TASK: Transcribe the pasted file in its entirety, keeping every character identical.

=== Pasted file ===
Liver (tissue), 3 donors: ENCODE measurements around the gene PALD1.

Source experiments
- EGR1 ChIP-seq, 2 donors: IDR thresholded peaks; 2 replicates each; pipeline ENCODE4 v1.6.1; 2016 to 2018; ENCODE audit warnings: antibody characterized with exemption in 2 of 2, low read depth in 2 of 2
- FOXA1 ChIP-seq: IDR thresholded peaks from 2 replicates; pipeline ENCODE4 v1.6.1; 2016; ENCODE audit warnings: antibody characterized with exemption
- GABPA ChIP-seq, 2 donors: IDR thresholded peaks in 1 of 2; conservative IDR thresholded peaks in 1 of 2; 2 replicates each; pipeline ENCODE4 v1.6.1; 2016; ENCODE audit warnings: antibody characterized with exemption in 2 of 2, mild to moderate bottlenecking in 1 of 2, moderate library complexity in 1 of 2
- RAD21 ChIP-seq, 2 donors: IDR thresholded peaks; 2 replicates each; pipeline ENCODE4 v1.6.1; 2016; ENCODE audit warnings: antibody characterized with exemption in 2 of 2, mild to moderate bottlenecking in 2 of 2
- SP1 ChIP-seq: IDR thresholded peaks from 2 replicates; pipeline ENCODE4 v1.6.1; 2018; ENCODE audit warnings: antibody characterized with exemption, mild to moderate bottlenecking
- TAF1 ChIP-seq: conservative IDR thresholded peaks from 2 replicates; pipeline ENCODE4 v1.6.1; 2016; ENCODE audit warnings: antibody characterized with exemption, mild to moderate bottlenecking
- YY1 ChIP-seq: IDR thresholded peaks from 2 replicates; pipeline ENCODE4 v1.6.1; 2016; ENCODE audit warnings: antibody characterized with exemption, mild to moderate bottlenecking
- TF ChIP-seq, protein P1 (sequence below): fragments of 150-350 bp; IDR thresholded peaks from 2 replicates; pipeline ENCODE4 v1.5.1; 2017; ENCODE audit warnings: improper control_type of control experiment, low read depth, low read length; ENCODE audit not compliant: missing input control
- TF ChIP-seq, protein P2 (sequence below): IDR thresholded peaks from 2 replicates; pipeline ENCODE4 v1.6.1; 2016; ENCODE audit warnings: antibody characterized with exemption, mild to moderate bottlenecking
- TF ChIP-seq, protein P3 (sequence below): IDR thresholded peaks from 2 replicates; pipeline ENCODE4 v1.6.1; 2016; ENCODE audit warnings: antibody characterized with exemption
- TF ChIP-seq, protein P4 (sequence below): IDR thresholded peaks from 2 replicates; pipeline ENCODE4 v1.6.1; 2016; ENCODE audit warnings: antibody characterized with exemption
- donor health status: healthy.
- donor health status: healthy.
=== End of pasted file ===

Liver (tissue), 3 donors: ENCODE measurements around the gene PALD1.

Source experiments
- EGR1 ChIP-seq, 2 donors: IDR thresholded peaks; 2 replicates each; pipeline ENCODE4 v1.6.1; 2016 to 2018; ENCODE audit warnings: antibody characterized with exemption in 2 of 2, low read depth in 2 of 2
- FOXA1 ChIP-seq: IDR thresholded peaks from 2 replicates; pipeline ENCODE4 v1.6.1; 2016; ENCODE audit warnings: antibody characterized with exemption
- GABPA ChIP-seq, 2 donors: IDR thresholded peaks in 1 of 2; conservative IDR thresholded peaks in 1 of 2; 2 replicates each; pipeline ENCODE4 v1.6.1; 2016; ENCODE audit warnings: antibody characterized with exemption in 2 of 2, mild to moderate bottlenecking in 1 of 2, moderate library complexity in 1 of 2
- RAD21 ChIP-seq, 2 donors: IDR thresholded peaks; 2 replicates each; pipeline ENCODE4 v1.6.1; 2016; ENCODE audit warnings: antibody characterized with exemption in 2 of 2, mild to moderate bottlenecking in 2 of 2
- SP1 ChIP-seq: IDR thresholded peaks from 2 replicates; pipeline ENCODE4 v1.6.1; 2018; ENCODE audit warnings: antibody characterized with exemption, mild to moderate bottlenecking
- TAF1 ChIP-seq: conservative IDR thresholded peaks from 2 replicates; pipeline ENCODE4 v1.6.1; 2016; ENCODE audit warnings: antibody characterized with exemption, mild to moderate bottlenecking
- YY1 ChIP-seq: IDR thresholded peaks from 2 replicates; pipeline ENCODE4 v1.6.1; 2016; ENCODE audit warnings: antibody characterized with exemption, mild to moderate bottlenecking
- TF ChIP-seq, protein P1 (sequence below): fragments of 150-350 bp; IDR thresholded peaks from 2 replicates; pipeline ENCODE4 v1.5.1; 2017; ENCODE audit warnings: improper control_type of control experiment, low read depth, low read length; ENCODE audit not compliant: missing input control
- TF ChIP-seq, protein P2 (sequence below): IDR thresholded peaks from 2 replicates; pipeline ENCODE4 v1.6.1; 2016; ENCODE audit warnings: antibody characterized with exemption, mild to moderate bottlenecking
- TF ChIP-seq, protein P3 (sequence below): IDR thresholded peaks from 2 replicates; pipeline ENCODE4 v1.6.1; 2016; ENCODE audit warnings: antibody characterized with exemption
- TF ChIP-seq, protein P4 (sequence below): IDR thresholded peaks from 2 replicates; pipeline ENCODE4 v1.6.1; 2016; ENCODE audit warnings: antibody characterized with exemption
- donor health status: healthy.
- donor health status: healthy.